So these are a few of the ‘adventures’ we’ve had with our numerous pets over the years. Nothing earth shattering. But I’ll bet a lot of people have similar stories to tell about their pets.


Our granddaughter called.

“I probably shouldn’t ask this, but I’m going to ask anyway. I’ve got friends who have to find a home for their dog. How do you feel about another dog?”

“Male? Female? How big? House broken? How old?” I think she knew she had a sale because I wasn’t flat-out saying “no.” I was negotiating.

“Small. Boston terrier maybe crossed with a border collie? Just about a year old.”

“I’m pretty sure I can give you a solid ‘maybe’ on that. Garry’s at the grocery store and I don’t think he wants another dog … but he’d say probably say yes if you ask. Because you’re you and he’ll do anything for you.”

“True,” she said. Garry’s feelings about Kaity are not a big secret.

Garry and the dog and dog’s parents all arrived at the same time.

Duke the First

We had some minor negotiations. A lot of running around and playing. Lots of tongues hanging out. Play positions, a bit of yapping. No biting, no sulking. He figured out the doggy door by following Bonnie through it.

Kaity said: “Grandpa, you should give him a name. He’s never had a real name.”

Garry went outside to clean up the walk and came in the house.

“His name is Duke,” said Garry. We were getting another dog.

Duke never had a name and has grown up inside a truck. He wasn’t confined to the truck. The family who owned him lived in the truck, too. Eventually they gave the dog up for adoption and the people with whom he was living liked him, but their dog really didn’t. They had had a week of growling and serious biting and felt it wasn’t working out. Unable to get in touch with the adoption people, there was Kaitlin. And then, there was us.

This is a dog who, like Gibbs, never had the room to just run around and be a dog. He looks more like a Cavalier King Charles or a Shih Tzu crossed with a border collie. He has a rather eastern dog-face.

Tom Curley believes that when you need a dog, a dog will be there. I had been thinking that both dogs were now past 10 years old as I was cooking supper. A dog appeared. Magic!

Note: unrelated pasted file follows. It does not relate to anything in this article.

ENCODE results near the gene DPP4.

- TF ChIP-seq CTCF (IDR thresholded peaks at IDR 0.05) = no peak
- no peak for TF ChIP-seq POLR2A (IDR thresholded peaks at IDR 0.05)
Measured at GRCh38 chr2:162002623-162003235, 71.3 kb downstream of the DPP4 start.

One ear up, one ear down. And I have a feeling he’s a barker.


The story of the cat in the tree is part of our family folk-lore. While not a major, life-altering event, it’s a good story with a happy ending.

Tom and I were scheduled to leave for London the following day. It was summer. Both of our young adult children were living at home with us. We were relaxing after dinner when we heard a cat meowing from outside the house. Our two cats — we also had three dogs — were exclusively indoor cats.

Tom, me, our kids, David and Sarah, and our three dogs at our wedding in 2002

We commented that we hadn’t realized our neighbors had cats. After a few more ‘meows’, we decided to do a head count and make sure that both of our cats were where they were supposed to be. One cat, Hillary, was missing. Shit!

So all four of us went outside and started to frantically search the fenced in backyard for our missing cat. We were worried she might be injured since she lived on the second floor of the house. The only way to get from there to the back yard, was off our bedroom deck and roof, which was pretty high up from the ground.

We searched and searched. It started to get dark so we got flashlights. When we called, she would answer us, but we couldn’t pinpoint her location. One minute she’d sound like she was off to our left. The next minute, she’d sound as if she was on our right. We got increasingly confused. We were also beginning to panic. We had to find Hillary if we wanted to leave on our trip the next day!

It eventually occurred to us that cats can climb trees. We might be looking in the wrong place for Hillary. So Tom took the flashlight up to the bedroom deck and shined it straight into the giant evergreen tree right outside our bedroom. There she was. Contentedly sitting in the tree. We figured she must have started to slide down the slanted roof and caught her fall by jumping onto the overhanging tree branch.